Defective Toys: Who’s To Blame?

Daren Brown
By Daren Brown | March 21, 2019
Defective Toys: Who’s To Blame
Families all around the country are enjoying the spoils of the post-holiday season. For children, that can only mean one thing: gearing up to play with all of their new toys. As wonderful as this time of year is, we'd like to raise a flag of warning to parents with young children. The risk of injury to your child spikes just after the holiday season because of toy product liability. How big of a risk is it? More than 210,000 children require emergency care each year after being injured by a defective toy; some of these injuries are critical or fatal.

Are Toys Safe For My Child?

Ideally, toys are supposed to be quality tested before they are ever put on store shelves, but there are circumstances that cause the toy industry to fall short of that ideal. More specifically:
  • Importation of supply
  • Increase of holiday demands
For at least the past five years, the bulk of the U.S. toy supply has come from other countries. These suppliers don't have the same standards — the strictest in the world — that the US does. Add to that the over-saturation of a revenue-rich market during the holiday season, and you have a recipe for toy product liability cases.

There is simply no way to properly check and regulate all of the toy sales that are processed in the rush of the holiday season. Something is bound to slip through the cracks undetected and, when it does, children get hurt.

How Can I Protect My Child From Defective Toys?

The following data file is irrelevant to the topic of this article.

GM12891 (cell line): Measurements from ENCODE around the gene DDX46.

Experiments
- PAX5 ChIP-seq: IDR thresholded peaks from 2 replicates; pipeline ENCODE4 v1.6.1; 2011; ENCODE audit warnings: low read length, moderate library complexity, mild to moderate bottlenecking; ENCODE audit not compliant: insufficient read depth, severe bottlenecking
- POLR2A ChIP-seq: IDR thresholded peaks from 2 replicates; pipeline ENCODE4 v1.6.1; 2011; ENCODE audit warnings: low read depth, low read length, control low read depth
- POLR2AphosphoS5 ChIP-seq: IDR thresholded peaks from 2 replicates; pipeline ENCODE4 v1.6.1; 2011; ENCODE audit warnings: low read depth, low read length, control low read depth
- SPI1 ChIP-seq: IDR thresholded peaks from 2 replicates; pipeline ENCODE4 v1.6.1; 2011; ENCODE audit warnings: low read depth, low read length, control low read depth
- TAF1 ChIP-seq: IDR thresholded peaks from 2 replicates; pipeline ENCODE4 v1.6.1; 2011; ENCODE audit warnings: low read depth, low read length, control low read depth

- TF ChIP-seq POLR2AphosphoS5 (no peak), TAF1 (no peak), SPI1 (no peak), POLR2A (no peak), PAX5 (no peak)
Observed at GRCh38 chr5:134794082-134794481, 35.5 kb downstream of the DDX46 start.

Toy manufacturers often hide behind firm, but ultimately vague statements like, "Education and information is the best way to help families select the ‘perfect’ toys for their children (that) is age appropriate and matches the interests of the child.”

It's statements like this one from the Toy Industry Association that leave grief-stricken parents wondering what their legal recourse is after their child is injured by a supposed "safe, age-appropriate" product. Reports from sources like the Public Interest Research Group (PIRG) are making toy product liability cases easier to prove.

Each year, the PIRG releases a report evaluating the product safety of the most popular toys of the holiday season. 2013's top offenders include:
  • Soft Captain America Shield-risk for lead poisoning
  • Teenage Mutant Ninja Turtles Pencil Set-toxicity warning
  • Realistic food play sets and Littlest Pet Shop products-pose choking hazards
These toys pose similar threats to Buckyballs (2010) and Banzai Inflatable Pool Slides (2012); both the subject of current class-action lawsuits.

Education and supervision are only part of the preventative equation. The personal injury lawyers at Stockard, Johnston, Brown & Netardus, P.C. in Amarillo, Texas understand the life-saving impact of cases that involve children affected by product liability. Contact us today to examine your case. 

Topics: Personal Injury, Liability